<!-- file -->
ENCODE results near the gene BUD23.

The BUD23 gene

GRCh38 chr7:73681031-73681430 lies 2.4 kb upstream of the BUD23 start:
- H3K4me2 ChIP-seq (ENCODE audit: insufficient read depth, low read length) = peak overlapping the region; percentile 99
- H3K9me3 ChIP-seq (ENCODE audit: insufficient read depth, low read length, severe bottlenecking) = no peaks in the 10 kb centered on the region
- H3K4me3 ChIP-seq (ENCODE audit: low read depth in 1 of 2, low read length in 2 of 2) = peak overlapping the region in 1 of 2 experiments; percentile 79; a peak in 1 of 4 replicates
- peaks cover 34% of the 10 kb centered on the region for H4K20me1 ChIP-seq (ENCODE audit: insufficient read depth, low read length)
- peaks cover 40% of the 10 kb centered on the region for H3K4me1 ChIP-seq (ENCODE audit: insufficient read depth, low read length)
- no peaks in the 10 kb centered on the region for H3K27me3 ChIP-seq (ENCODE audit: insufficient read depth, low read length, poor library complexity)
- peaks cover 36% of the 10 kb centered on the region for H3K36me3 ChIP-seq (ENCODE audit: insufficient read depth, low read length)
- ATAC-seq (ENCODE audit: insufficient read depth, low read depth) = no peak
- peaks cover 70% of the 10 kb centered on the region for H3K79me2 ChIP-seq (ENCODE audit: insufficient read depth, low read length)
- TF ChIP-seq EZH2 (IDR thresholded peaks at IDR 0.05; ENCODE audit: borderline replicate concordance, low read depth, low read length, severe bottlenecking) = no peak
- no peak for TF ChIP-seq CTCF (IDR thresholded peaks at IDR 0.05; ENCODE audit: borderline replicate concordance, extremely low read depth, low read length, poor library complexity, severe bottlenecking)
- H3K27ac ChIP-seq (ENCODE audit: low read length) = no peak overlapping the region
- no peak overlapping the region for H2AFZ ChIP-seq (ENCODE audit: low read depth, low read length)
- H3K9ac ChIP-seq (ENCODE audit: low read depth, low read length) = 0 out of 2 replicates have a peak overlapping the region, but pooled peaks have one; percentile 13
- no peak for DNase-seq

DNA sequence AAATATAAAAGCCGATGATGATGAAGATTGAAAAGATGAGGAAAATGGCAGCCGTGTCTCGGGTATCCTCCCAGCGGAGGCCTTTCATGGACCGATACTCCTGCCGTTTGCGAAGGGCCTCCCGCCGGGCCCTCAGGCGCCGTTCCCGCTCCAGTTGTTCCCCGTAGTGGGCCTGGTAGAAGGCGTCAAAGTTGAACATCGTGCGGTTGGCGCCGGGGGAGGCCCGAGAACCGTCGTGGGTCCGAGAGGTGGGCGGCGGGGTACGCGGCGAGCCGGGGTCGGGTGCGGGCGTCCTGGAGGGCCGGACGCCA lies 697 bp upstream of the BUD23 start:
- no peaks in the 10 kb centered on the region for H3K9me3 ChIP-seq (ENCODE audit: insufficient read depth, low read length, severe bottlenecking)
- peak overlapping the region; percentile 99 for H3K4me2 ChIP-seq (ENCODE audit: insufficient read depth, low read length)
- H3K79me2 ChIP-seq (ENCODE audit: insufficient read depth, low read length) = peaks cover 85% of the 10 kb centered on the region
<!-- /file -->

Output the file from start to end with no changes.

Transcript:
ENCODE results near the gene BUD23.

The BUD23 gene

GRCh38 chr7:73681031-73681430 lies 2.4 kb upstream of the BUD23 start:
- H3K4me2 ChIP-seq (ENCODE audit: insufficient read depth, low read length) = peak overlapping the region; percentile 99
- H3K9me3 ChIP-seq (ENCODE audit: insufficient read depth, low read length, severe bottlenecking) = no peaks in the 10 kb centered on the region
- H3K4me3 ChIP-seq (ENCODE audit: low read depth in 1 of 2, low read length in 2 of 2) = peak overlapping the region in 1 of 2 experiments; percentile 79; a peak in 1 of 4 replicates
- peaks cover 34% of the 10 kb centered on the region for H4K20me1 ChIP-seq (ENCODE audit: insufficient read depth, low read length)
- peaks cover 40% of the 10 kb centered on the region for H3K4me1 ChIP-seq (ENCODE audit: insufficient read depth, low read length)
- no peaks in the 10 kb centered on the region for H3K27me3 ChIP-seq (ENCODE audit: insufficient read depth, low read length, poor library complexity)
- peaks cover 36% of the 10 kb centered on the region for H3K36me3 ChIP-seq (ENCODE audit: insufficient read depth, low read length)
- ATAC-seq (ENCODE audit: insufficient read depth, low read depth) = no peak
- peaks cover 70% of the 10 kb centered on the region for H3K79me2 ChIP-seq (ENCODE audit: insufficient read depth, low read length)
- TF ChIP-seq EZH2 (IDR thresholded peaks at IDR 0.05; ENCODE audit: borderline replicate concordance, low read depth, low read length, severe bottlenecking) = no peak
- no peak for TF ChIP-seq CTCF (IDR thresholded peaks at IDR 0.05; ENCODE audit: borderline replicate concordance, extremely low read depth, low read length, poor library complexity, severe bottlenecking)
- H3K27ac ChIP-seq (ENCODE audit: low read length) = no peak overlapping the region
- no peak overlapping the region for H2AFZ ChIP-seq (ENCODE audit: low read depth, low read length)
- H3K9ac ChIP-seq (ENCODE audit: low read depth, low read length) = 0 out of 2 replicates have a peak overlapping the region, but pooled peaks have one; percentile 13
- no peak for DNase-seq

DNA sequence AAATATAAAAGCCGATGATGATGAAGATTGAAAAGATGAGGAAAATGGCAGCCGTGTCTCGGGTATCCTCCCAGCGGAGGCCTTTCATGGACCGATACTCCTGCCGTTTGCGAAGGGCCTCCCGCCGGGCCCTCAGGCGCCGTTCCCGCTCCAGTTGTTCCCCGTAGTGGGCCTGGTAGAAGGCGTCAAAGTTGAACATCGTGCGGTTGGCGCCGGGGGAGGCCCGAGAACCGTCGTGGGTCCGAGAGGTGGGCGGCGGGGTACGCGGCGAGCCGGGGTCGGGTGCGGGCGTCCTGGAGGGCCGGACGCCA lies 697 bp upstream of the BUD23 start:
- no peaks in the 10 kb centered on the region for H3K9me3 ChIP-seq (ENCODE audit: insufficient read depth, low read length, severe bottlenecking)
- peak overlapping the region; percentile 99 for H3K4me2 ChIP-seq (ENCODE audit: insufficient read depth, low read length)
- H3K79me2 ChIP-seq (ENCODE audit: insufficient read depth, low read length) = peaks cover 85% of the 10 kb centered on the region